We Need Diverse Books — And Here's Why

by Emma Oulton

In a moving new video, the We Need Diverse Books organization has broadcast a powerful message about why representation matters. The video shows a range of authors talking about their own experiences reading books in their childhood — and they all felt like there was something missing. YA books tend to focus on the experiences of white, straight, cisgender individuals — and if you don't fit into that narrow mold, it can feel pretty isolating.

Ellen Oh, the CEO of We Need Diverse Books, explains it best: "Not seeing yourself [in books] is like being told that you don't exist."

I certainly turned to books to make sense of my own experiences growing up, and it was incredibly comforting to find that there were other people, even fictional ones, who were going through similar things. It's pretty heartbreaking, therefore, to hear from so many of these authors that they didn't get that same comfort.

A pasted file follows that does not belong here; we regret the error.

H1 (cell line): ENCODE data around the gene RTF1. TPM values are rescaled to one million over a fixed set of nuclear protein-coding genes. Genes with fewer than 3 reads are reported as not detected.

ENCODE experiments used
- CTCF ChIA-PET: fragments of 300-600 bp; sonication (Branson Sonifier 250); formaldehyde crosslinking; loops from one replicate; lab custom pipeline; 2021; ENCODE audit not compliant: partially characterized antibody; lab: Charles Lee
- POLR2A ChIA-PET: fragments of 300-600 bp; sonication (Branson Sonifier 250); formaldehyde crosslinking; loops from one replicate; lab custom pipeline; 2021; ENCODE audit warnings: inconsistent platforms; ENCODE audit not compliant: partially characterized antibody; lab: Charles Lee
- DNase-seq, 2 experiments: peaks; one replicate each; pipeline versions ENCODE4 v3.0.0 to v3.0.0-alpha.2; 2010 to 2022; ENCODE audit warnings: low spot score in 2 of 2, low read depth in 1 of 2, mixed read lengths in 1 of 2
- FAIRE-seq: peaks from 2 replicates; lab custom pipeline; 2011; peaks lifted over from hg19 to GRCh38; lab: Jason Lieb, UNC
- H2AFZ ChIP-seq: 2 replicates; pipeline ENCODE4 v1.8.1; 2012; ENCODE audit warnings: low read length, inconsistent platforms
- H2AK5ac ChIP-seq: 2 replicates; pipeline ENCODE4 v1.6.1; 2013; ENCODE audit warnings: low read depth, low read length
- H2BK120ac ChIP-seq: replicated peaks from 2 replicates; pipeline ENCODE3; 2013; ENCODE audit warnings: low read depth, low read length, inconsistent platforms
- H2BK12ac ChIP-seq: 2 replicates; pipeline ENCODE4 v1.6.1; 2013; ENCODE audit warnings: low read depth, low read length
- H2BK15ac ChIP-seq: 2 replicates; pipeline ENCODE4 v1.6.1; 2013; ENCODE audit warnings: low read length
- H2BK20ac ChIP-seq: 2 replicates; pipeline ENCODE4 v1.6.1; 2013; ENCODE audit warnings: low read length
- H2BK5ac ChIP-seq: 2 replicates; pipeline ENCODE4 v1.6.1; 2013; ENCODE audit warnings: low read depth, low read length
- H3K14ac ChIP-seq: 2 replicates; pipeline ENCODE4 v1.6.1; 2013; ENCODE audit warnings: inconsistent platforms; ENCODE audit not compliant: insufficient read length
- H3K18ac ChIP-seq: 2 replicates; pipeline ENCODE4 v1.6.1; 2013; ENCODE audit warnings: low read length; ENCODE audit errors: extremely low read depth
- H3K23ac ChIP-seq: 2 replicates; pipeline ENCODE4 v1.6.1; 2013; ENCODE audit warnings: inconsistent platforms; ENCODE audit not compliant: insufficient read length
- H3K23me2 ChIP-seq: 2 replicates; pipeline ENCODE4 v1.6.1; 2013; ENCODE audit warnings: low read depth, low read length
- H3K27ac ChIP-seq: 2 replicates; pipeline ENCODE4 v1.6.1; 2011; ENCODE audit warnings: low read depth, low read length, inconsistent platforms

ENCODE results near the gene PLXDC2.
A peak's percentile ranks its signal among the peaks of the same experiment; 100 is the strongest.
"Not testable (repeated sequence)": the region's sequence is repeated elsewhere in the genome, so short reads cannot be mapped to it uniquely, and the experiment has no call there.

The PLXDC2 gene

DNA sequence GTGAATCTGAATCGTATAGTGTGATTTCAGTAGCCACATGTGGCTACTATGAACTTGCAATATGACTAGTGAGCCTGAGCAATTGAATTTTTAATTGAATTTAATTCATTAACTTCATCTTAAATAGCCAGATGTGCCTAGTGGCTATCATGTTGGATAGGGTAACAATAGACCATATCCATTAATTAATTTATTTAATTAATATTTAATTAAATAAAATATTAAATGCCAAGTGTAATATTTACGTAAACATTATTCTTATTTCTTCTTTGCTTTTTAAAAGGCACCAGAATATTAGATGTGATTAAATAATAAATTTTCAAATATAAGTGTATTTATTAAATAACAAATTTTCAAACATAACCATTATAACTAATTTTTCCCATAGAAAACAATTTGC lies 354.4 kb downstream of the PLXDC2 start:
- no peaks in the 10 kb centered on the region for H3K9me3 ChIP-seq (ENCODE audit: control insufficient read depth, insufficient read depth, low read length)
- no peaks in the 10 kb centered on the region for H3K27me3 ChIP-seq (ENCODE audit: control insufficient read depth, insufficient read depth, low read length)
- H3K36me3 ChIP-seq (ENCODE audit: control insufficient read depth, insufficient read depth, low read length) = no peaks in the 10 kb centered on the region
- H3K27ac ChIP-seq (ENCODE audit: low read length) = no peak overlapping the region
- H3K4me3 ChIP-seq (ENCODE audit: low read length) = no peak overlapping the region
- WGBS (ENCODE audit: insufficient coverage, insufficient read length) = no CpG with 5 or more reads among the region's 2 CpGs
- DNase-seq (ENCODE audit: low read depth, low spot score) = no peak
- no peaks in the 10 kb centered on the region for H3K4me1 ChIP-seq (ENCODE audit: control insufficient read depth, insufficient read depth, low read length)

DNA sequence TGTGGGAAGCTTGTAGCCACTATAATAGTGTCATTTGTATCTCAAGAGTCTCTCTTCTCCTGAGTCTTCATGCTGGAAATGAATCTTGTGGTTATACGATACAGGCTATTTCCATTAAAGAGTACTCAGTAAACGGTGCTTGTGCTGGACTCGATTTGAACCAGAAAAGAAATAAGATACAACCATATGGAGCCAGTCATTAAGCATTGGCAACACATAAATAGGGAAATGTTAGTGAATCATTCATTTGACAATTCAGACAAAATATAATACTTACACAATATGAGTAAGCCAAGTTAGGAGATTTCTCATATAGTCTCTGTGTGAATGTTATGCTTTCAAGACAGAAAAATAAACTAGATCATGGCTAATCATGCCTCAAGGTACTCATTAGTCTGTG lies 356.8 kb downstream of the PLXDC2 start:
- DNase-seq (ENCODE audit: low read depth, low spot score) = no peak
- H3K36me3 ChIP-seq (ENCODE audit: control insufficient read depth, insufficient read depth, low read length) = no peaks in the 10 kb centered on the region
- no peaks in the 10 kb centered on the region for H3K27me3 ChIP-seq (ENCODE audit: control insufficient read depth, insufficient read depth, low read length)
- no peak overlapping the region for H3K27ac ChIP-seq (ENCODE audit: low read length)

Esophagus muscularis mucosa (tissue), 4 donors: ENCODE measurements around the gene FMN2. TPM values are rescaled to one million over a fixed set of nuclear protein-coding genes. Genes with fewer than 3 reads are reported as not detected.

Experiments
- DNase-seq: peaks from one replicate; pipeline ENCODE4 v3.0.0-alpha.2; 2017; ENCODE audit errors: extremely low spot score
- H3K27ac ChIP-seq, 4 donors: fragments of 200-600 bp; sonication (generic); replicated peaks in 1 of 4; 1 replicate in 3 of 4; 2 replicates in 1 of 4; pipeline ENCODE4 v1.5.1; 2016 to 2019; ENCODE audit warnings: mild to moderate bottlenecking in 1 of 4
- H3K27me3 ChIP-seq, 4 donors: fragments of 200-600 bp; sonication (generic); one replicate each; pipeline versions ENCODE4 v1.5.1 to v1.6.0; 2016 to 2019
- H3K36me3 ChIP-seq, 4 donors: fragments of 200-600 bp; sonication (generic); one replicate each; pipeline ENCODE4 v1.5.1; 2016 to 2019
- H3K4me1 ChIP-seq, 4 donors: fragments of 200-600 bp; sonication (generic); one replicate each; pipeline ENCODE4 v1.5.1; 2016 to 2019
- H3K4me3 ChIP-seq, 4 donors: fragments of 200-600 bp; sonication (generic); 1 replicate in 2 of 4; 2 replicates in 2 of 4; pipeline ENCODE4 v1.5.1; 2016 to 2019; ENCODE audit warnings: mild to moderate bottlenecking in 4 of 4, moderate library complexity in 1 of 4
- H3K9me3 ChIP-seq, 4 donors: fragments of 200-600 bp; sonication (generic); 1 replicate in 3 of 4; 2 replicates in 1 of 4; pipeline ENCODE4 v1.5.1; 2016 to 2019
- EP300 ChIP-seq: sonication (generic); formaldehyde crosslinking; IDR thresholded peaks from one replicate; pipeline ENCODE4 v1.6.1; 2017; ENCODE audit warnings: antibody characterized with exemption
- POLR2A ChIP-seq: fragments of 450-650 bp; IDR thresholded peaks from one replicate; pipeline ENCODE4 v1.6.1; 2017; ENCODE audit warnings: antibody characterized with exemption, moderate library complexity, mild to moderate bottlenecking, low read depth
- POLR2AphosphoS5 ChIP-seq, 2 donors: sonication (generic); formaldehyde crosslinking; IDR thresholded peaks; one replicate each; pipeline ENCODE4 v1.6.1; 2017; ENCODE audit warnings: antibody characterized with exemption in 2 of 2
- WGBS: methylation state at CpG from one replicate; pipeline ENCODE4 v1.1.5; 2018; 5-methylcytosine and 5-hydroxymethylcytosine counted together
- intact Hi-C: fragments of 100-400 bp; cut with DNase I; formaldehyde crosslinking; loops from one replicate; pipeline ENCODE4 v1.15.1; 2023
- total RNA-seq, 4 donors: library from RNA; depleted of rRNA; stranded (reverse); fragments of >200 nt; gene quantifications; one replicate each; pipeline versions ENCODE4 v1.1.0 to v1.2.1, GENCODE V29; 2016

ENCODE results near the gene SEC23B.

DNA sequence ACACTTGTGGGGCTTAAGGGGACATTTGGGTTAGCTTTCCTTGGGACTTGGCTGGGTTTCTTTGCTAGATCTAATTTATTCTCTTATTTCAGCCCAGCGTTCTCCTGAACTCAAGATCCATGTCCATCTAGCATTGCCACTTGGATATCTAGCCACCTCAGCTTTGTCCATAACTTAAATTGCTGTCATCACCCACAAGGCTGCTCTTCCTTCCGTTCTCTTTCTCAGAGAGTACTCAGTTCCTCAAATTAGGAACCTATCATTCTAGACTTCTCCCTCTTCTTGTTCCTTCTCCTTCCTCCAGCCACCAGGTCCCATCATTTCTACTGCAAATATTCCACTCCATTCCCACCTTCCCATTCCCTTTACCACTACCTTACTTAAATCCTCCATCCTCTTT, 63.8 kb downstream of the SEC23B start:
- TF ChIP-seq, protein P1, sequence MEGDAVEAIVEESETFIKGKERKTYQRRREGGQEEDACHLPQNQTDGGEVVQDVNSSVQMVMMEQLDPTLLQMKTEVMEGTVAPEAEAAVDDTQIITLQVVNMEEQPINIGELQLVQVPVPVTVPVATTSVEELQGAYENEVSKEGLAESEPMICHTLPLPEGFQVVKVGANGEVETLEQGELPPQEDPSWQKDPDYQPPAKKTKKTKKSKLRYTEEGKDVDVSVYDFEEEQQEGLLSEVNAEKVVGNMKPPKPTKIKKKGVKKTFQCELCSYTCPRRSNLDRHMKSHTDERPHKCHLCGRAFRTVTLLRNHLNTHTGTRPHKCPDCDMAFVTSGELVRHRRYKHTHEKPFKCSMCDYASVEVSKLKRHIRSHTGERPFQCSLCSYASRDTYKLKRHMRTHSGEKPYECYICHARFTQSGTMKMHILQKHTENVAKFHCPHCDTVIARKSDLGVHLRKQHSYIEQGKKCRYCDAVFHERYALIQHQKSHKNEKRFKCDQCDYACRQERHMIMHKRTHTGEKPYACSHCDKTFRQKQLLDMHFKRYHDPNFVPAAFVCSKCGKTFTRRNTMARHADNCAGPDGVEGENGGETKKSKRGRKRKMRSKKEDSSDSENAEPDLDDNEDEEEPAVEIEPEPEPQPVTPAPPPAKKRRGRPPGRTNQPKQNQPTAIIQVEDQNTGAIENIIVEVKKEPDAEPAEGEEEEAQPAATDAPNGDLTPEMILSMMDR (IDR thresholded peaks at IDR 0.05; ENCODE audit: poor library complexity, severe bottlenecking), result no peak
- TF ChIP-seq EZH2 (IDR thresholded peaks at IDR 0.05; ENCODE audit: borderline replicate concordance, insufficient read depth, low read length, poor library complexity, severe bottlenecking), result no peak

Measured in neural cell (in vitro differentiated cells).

"I didn't get to see any sort of queer characters until I was 19 or 20 years old which is far too late in the game," says Adam Silvera, author of More Happy Than Not. Valerie Tejeda, author of Hollywood Witch Hunter, didn't have much more luck: "I looked everywhere for a book with a Latina character and I couldn't find one anywhere and it was all that I wanted."

In this beautiful video, the authors share one promise: "We write for you."

"Every kid deserves to be the hero of their own story," says Dhonielle Clayton, the vice president of librarian services at We Need Diverse Books. And that's why these authors are committed to making things better — right now. "We want it to be better for you than it's been for us," vows Kirsten Hubbard, author of Like Mandarin. "Not in the future, but literally today."

Image: We Need Diverse Books/YouTube